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Why Tuesday’s Apple Event Is Even More Important Than Usual

The product presentation won't include revenue guidance, but it will bolster or unwind the market's assumptions

For some it’s just the usual September show-and-tell event Apple (NASDAQ:AAPL) has been hosting for years. For current and prospective owners of Apple stock, however, Tuesday’s event at Apple’s headquarters in Cupertino is so much more. It may be seen as — and treated as — an inflection point for the company, and subsequently for AAPL stock.

Apple Stock Stuck in Limbo Until After Tuesday's Event
Source: mama_mia / Shutterstock.com

The make-or-break matter? The iPhone, or perhaps more specifically, the likelihood that other innovations can offset the slowdown the iPhone is facing.

The company and its flagship product still has a large base of fans, of course, professional and amateur alike. After all, it’s Apple. This is the company that mainstreamed the use of smartphones.

That optimism may still not be enough to alter reality though. Tuesday’s presentation will likely, finally jolt investors into making a bigger-picture decision that in turn shoves Apple stock into a longer-lived trend.

Mixed Messages for AAPL Stock

There’s a twist to the story most of Apple’s die-hard fans don’t want to acknowledge. That is, consumers are losing interest in the iPhone. They have been since 2012. Sales of the device, as measured by units, peaked in 2017. iPhone revenue peaked last year.

It’s got nothing to do with an ability to make each iteration a little better than the prior version. Apple can still make big enough technological leaps to justify a new entry every year. The market is simply saturated with ‘good enough’ phones remaining in use for longer timeframes, particularly now that the average sticker price for most iPhone models has pushed past $1000.

Competing high-end handhelds from the likes of Alphabet (NASDAQ:GOOG, NASDAQ:GOOGL) and Samsung Electronics (OTCMKTS:SSNLF) are contributing to the headwind.

That’s certainly not the party line the most loyal of fans has plugged into in front of media event. Rather, their rhetoric has mostly renewed cheers for the positive impact of the iPhone.

Wedbush analyst Daniel Ives is one of those optimists. He believes “Apple’s supply chain is planning on 75 million units for the initial iPhone 11 launch period, which is a slight uptick vs. its prior iPhone cycle last fall.” Ives specifically touted “pent-up installed base demand” from owners ready for an upgrade.

By and large though, most analysts recognize the future is about everything else Apple is now doing. CFRA analyst Angelo Zino went as far as to call the new iPhone lineup (given what’s already known about them) “boring.” Zino’s is still interested in the event though, anticipating announcements regarding the company’s television and video-gaming ambitions.

An Unfamiliar Business Model

It’s a microcosm of the overarching headache investors are suffering.

Most observers understand the iPhone is an increasingly smaller piece of the company’s revenue mix, and that digital services is making up an increasingly larger portion of it. Dana Blankenhorn voiced it well last week, writing:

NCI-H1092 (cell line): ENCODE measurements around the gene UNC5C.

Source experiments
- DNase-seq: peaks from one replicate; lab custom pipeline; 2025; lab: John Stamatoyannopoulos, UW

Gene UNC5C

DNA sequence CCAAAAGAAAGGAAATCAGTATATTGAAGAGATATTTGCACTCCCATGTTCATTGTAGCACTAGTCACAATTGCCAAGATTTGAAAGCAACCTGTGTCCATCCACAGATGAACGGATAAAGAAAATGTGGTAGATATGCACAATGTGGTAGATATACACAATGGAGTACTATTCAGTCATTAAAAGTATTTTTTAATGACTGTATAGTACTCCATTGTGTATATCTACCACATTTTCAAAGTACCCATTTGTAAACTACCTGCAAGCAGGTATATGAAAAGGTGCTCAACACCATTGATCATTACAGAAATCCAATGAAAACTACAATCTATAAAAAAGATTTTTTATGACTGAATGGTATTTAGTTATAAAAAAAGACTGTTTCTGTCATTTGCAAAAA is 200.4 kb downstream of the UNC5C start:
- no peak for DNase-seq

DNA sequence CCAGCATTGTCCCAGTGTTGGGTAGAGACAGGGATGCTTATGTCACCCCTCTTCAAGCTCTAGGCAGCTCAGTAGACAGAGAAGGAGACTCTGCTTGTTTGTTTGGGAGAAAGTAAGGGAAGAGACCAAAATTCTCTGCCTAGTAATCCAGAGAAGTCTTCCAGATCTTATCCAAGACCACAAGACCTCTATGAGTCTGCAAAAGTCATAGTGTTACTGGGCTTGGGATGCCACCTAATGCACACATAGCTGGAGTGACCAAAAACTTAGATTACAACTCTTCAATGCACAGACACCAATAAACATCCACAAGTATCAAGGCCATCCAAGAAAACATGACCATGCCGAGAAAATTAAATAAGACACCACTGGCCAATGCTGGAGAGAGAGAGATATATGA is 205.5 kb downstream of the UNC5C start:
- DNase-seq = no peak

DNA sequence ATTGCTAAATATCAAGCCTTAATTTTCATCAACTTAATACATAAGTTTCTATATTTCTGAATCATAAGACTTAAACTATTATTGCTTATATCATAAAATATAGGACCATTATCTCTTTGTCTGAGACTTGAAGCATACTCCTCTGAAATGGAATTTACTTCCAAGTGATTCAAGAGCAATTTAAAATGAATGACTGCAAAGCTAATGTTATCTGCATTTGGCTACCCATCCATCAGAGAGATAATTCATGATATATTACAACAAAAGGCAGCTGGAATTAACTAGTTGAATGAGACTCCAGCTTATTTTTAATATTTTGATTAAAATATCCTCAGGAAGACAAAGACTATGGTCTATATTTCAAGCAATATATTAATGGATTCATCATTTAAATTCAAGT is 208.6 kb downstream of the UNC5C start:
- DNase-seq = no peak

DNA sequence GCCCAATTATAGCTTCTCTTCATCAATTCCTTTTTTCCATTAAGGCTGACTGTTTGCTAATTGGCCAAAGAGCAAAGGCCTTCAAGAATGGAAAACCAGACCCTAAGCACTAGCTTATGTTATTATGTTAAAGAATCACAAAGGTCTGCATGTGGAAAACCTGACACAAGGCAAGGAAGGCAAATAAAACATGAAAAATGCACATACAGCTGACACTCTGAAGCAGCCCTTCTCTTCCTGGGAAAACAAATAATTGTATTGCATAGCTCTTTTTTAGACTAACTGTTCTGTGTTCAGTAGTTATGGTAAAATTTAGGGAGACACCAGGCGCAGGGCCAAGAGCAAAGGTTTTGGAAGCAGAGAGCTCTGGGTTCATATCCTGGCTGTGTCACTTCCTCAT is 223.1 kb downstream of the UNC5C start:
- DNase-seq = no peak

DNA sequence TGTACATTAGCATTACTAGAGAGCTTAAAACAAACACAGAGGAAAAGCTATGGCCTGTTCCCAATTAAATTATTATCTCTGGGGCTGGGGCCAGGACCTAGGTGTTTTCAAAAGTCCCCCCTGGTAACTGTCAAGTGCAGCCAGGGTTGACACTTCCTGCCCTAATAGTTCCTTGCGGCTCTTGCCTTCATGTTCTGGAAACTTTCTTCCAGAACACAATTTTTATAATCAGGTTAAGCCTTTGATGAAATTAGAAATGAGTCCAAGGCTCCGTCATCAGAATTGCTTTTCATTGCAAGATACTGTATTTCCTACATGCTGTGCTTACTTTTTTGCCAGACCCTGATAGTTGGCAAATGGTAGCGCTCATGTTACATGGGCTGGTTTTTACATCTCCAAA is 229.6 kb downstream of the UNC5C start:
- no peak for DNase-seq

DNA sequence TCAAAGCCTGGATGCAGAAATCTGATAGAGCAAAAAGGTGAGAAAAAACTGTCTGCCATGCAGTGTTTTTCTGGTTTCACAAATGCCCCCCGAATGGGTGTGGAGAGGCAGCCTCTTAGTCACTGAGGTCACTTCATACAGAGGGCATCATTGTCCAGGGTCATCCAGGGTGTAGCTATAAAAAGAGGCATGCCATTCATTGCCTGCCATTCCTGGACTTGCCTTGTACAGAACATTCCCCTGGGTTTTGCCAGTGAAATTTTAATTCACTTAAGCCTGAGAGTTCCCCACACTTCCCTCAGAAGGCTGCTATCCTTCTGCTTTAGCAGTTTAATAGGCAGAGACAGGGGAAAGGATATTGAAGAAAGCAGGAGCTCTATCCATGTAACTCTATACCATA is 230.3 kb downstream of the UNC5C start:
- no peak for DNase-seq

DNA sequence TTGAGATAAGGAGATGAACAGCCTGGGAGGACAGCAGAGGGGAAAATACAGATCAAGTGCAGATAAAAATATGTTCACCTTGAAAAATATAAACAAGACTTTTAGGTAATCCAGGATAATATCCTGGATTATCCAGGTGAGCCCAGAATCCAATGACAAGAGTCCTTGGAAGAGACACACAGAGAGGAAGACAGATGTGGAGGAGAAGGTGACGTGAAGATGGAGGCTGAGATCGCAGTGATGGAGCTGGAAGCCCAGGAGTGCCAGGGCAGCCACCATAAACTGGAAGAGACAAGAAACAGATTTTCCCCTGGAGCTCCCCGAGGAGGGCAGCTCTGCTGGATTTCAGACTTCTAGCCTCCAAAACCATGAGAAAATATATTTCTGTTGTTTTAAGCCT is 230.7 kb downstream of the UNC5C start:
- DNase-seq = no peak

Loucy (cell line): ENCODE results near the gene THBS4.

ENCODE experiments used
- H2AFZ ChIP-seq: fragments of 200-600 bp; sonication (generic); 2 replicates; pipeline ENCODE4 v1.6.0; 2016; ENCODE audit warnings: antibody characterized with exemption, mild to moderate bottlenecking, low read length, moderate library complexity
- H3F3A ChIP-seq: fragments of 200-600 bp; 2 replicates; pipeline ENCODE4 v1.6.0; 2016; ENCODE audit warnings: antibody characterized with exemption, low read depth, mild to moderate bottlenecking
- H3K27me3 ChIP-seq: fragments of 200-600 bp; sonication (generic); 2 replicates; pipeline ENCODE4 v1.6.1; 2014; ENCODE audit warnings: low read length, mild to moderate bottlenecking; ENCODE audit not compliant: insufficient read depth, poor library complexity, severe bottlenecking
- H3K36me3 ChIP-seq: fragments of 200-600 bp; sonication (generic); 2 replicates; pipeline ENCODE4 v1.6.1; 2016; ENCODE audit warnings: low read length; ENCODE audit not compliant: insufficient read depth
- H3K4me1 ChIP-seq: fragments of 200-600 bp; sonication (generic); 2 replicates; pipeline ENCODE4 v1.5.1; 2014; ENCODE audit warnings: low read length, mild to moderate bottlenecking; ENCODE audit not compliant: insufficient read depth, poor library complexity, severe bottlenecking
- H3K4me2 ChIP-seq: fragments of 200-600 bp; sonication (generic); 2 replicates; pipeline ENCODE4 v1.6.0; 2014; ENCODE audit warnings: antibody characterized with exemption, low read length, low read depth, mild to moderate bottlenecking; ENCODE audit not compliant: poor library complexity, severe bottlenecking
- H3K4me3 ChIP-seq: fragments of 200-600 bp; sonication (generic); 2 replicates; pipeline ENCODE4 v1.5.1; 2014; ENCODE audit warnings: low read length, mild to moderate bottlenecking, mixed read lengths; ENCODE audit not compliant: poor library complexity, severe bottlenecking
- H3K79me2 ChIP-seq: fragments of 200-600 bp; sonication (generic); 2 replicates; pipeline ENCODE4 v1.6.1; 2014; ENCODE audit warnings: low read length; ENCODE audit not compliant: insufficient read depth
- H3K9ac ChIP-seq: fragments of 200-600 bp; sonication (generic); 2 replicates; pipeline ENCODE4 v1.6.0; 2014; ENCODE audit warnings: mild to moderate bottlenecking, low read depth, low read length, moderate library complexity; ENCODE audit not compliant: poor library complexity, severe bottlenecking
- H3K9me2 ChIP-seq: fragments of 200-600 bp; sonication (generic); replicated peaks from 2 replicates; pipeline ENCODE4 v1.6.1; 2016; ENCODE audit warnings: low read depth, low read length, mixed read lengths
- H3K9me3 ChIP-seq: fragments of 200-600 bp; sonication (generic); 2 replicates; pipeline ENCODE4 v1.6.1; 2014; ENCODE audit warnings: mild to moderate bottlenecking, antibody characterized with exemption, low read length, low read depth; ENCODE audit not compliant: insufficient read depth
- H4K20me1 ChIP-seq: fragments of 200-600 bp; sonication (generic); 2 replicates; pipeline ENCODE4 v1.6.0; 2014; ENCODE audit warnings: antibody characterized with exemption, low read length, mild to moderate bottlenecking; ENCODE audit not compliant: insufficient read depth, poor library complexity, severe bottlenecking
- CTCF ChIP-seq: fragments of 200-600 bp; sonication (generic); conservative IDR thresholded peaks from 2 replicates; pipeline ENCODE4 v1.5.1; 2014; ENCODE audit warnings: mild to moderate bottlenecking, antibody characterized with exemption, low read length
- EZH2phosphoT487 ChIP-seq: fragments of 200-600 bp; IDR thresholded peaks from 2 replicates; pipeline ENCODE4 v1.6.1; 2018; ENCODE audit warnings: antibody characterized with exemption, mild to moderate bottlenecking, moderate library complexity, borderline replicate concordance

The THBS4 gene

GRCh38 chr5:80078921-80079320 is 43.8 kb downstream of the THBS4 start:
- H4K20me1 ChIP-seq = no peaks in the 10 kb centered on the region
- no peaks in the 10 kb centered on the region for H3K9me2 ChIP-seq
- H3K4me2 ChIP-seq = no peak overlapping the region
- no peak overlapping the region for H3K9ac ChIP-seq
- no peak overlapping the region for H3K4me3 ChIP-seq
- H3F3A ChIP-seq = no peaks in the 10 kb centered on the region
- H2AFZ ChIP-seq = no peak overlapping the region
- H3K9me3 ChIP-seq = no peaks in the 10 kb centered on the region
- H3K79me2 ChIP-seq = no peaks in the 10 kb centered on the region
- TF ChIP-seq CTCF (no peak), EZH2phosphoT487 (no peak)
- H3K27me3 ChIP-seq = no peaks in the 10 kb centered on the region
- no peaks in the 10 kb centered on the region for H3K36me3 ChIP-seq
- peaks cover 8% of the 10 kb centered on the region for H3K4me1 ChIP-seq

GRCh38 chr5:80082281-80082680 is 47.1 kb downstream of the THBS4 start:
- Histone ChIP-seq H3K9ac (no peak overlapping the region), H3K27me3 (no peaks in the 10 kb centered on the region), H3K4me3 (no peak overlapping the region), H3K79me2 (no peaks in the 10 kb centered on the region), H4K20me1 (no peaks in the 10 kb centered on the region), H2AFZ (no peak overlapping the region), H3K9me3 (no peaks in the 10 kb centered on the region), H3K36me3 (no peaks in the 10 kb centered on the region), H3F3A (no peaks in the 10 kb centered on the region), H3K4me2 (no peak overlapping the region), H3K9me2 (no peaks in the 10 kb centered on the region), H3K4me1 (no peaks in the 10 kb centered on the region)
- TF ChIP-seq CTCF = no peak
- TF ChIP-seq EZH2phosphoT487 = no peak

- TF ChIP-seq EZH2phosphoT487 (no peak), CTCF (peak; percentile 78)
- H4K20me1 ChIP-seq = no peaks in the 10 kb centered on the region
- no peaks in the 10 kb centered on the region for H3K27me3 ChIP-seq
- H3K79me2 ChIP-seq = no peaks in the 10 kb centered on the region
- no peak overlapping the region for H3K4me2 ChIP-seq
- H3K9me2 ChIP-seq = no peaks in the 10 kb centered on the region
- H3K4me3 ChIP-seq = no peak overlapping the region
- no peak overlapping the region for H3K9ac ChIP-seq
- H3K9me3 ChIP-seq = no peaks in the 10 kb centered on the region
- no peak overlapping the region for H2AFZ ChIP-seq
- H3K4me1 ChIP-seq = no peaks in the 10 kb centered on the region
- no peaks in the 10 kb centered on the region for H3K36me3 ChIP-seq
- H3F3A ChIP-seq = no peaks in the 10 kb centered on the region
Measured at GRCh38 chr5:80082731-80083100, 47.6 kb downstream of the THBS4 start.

“Under Tim Cook Apple has learned to squeeze increasing amounts of lifetime revenue from each Apple customer, thanks to its services, which are phenomenally profitable. Getting customers in the door is thus more important than making money off the initial sale.”

What’s proving tough to handicap about the new business model is the pace of the transition, and whether or not the iPhone’s revenue can ever fully be ‘replaced’ by services.

On that matter Blankenhorn adds:

“Analysts should be focused on the average revenue per user of Apple’s user base, not the bright, shiny objects executives hold up next Tuesday.”

Tuesday’s presentation won’t answer all questions about the pace of the business model’s shift or the monetization of Apple product owners. At best, it might lead the masses to a more educated guess.

Still, more convinced they’ve got a better grip on what’s to come, traders as a group are more likely to make a buy or sell decision that jump-starts a longer-lived trend.

Looking Ahead for Apple Stock

For the record, the market has given the company the benefit of the doubt, pushing Apple stock up 45% from its late-December low. The rebound is even more impressive given how iPhone sales fell short of expectations for the quarter ending in September of last year, followed by a 15% decline in iPhone revenue during the all-important holiday quarter.

That bullish move, however, may have more to do with the market-wide tide than Apple itself.

Without saying as much, many investors remain tacitly suspicious of Apple stock. How convincingly Tim Cook is able to make his product pitches on Tuesday — and demonstrate their ability to drive services revenue — will mean everything in that regard.

At the very least it will solidify existing inklings, and subsequently set the tone for the stock’s foreseeable future.

As of this writing, James Brumley did not hold a position in any of the aforementioned securities. You can learn more about James at his site, jamesbrumley.com, or follow him on Twitter, at @jbrumley.

Article printed from InvestorPlace Media, https://investorplace.com/2019/09/why-tuesdays-apple-event-is-even-more-important-than-usual/.

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